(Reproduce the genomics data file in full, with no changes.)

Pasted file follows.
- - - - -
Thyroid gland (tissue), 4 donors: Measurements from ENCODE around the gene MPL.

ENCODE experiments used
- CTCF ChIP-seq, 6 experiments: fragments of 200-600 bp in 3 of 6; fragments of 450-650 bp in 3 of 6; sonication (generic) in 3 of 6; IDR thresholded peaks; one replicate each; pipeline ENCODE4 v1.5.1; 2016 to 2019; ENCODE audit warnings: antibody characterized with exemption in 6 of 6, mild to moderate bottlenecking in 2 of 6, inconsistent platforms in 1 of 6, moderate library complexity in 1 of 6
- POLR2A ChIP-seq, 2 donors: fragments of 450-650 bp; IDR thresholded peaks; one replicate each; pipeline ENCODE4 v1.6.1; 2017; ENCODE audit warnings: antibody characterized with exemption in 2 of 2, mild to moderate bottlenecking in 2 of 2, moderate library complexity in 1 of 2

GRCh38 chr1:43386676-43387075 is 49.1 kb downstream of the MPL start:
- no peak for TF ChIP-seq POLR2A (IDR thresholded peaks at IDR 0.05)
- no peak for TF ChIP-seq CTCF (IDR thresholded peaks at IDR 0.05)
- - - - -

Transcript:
Thyroid gland (tissue), 4 donors: Measurements from ENCODE around the gene MPL.

ENCODE experiments used
- CTCF ChIP-seq, 6 experiments: fragments of 200-600 bp in 3 of 6; fragments of 450-650 bp in 3 of 6; sonication (generic) in 3 of 6; IDR thresholded peaks; one replicate each; pipeline ENCODE4 v1.5.1; 2016 to 2019; ENCODE audit warnings: antibody characterized with exemption in 6 of 6, mild to moderate bottlenecking in 2 of 6, inconsistent platforms in 1 of 6, moderate library complexity in 1 of 6
- POLR2A ChIP-seq, 2 donors: fragments of 450-650 bp; IDR thresholded peaks; one replicate each; pipeline ENCODE4 v1.6.1; 2017; ENCODE audit warnings: antibody characterized with exemption in 2 of 2, mild to moderate bottlenecking in 2 of 2, moderate library complexity in 1 of 2

GRCh38 chr1:43386676-43387075 is 49.1 kb downstream of the MPL start:
- no peak for TF ChIP-seq POLR2A (IDR thresholded peaks at IDR 0.05)
- no peak for TF ChIP-seq CTCF (IDR thresholded peaks at IDR 0.05)